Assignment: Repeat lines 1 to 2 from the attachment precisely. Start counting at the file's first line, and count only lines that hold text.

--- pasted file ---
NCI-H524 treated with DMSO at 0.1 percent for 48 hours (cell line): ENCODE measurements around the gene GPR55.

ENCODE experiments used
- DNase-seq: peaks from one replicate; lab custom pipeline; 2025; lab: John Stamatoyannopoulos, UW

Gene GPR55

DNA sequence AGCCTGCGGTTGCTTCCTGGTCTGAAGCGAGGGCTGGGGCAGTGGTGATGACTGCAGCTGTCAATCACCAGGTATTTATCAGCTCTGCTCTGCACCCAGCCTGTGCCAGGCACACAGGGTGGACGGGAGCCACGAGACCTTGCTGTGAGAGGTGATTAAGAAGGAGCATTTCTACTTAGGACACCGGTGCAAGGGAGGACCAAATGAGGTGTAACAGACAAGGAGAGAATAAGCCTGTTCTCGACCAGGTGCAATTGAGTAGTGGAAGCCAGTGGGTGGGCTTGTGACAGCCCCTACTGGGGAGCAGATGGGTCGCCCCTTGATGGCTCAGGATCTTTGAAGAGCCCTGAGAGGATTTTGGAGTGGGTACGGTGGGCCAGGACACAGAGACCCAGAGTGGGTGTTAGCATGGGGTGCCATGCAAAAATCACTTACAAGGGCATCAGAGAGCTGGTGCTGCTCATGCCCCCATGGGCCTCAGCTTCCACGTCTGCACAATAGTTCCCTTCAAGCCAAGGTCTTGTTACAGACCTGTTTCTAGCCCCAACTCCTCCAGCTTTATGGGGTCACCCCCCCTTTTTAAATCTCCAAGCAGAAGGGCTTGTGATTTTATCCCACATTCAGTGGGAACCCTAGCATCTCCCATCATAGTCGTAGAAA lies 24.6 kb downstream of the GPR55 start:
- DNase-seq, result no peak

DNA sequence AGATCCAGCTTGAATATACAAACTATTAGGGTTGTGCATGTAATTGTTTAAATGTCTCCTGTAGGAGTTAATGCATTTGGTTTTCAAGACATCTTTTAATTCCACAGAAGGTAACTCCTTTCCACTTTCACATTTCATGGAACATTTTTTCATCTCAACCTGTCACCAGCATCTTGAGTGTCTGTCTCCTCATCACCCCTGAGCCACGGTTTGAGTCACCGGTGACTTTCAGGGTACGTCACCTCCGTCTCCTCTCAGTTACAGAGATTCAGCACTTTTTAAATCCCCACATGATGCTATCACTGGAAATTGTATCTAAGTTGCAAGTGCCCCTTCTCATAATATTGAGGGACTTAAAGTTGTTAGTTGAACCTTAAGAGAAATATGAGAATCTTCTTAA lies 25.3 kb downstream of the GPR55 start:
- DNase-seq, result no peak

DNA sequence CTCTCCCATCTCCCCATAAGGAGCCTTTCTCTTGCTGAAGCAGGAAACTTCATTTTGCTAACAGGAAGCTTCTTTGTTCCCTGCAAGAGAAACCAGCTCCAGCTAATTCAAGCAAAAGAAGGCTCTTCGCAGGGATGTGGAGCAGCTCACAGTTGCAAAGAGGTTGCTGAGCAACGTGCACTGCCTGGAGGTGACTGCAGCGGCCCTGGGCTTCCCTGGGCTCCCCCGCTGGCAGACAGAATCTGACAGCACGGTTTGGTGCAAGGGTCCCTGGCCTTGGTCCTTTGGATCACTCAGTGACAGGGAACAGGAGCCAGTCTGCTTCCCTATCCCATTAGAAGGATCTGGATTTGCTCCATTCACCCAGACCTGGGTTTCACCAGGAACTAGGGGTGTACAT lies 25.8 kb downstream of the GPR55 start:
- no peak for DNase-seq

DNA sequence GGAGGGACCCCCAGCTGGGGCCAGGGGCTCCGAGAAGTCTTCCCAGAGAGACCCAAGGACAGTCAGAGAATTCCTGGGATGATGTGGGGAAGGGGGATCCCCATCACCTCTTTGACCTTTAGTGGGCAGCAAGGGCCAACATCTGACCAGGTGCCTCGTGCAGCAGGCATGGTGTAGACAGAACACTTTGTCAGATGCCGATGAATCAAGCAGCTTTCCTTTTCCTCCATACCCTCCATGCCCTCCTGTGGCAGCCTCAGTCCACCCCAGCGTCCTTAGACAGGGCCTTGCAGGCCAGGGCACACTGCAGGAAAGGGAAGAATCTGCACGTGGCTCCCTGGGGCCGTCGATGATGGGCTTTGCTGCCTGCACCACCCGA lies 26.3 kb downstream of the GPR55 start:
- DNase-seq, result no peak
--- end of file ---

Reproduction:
NCI-H524 treated with DMSO at 0.1 percent for 48 hours (cell line): ENCODE measurements around the gene GPR55.

ENCODE experiments used